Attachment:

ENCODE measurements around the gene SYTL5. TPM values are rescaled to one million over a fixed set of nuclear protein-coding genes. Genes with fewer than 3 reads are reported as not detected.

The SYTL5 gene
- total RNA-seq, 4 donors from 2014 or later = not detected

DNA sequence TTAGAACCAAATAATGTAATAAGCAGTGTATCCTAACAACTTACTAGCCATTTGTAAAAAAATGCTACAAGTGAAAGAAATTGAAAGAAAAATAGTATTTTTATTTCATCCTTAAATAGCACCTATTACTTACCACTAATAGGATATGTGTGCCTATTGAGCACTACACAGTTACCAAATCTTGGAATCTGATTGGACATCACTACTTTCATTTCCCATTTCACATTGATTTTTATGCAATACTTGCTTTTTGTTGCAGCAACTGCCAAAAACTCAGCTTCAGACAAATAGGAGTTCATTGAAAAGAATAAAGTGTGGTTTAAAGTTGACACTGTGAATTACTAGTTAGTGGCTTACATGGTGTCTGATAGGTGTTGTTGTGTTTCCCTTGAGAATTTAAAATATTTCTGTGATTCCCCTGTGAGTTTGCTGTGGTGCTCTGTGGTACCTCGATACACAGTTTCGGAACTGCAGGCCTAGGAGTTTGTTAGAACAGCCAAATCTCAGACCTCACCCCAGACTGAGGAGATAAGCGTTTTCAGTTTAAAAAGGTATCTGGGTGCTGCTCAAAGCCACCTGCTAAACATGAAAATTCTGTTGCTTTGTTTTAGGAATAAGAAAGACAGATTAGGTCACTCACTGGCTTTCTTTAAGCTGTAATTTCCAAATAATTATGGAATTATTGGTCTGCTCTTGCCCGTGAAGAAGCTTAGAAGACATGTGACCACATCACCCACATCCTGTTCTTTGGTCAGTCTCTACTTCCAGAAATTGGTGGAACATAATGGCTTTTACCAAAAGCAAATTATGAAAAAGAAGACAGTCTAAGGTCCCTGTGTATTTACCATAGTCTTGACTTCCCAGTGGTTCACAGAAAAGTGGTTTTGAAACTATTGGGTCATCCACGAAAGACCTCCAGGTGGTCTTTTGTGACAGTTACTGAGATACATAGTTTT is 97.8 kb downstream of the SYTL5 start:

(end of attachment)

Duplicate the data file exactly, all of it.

ENCODE measurements around the gene SYTL5. TPM values are rescaled to one million over a fixed set of nuclear protein-coding genes. Genes with fewer than 3 reads are reported as not detected.

The SYTL5 gene
- total RNA-seq, 4 donors from 2014 or later = not detected

DNA sequence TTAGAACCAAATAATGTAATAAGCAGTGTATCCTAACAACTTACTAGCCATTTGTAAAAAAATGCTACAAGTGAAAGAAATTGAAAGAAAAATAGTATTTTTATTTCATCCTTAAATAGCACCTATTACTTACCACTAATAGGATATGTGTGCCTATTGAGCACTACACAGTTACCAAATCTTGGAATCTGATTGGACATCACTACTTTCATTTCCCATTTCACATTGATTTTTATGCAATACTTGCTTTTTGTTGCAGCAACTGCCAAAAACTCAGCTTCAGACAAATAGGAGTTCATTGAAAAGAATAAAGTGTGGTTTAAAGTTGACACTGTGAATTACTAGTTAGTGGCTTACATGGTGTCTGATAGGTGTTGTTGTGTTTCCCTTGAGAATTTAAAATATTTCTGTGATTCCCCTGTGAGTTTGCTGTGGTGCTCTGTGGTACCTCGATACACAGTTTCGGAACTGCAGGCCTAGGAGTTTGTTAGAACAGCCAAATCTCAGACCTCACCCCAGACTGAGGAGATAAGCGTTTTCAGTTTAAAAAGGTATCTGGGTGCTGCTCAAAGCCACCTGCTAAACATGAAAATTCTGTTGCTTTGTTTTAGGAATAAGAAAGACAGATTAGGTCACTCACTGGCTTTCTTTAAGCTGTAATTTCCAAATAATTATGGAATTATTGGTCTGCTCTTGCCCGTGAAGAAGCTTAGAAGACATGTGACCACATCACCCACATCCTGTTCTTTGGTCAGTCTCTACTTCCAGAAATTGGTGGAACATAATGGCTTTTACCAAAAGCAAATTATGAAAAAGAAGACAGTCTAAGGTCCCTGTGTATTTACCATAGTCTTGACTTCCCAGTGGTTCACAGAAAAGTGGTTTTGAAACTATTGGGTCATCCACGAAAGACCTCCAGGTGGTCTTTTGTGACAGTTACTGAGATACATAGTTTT is 97.8 kb downstream of the SYTL5 start: